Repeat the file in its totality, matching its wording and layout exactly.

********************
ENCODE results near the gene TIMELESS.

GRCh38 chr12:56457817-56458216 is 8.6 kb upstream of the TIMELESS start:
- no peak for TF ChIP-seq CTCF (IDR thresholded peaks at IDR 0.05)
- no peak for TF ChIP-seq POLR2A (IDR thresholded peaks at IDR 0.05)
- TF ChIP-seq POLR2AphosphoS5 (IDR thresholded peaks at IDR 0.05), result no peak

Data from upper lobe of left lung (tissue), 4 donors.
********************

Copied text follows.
ENCODE results near the gene TIMELESS.

GRCh38 chr12:56457817-56458216 is 8.6 kb upstream of the TIMELESS start:
- no peak for TF ChIP-seq CTCF (IDR thresholded peaks at IDR 0.05)
- no peak for TF ChIP-seq POLR2A (IDR thresholded peaks at IDR 0.05)
- TF ChIP-seq POLR2AphosphoS5 (IDR thresholded peaks at IDR 0.05), result no peak

Data from upper lobe of left lung (tissue), 4 donors.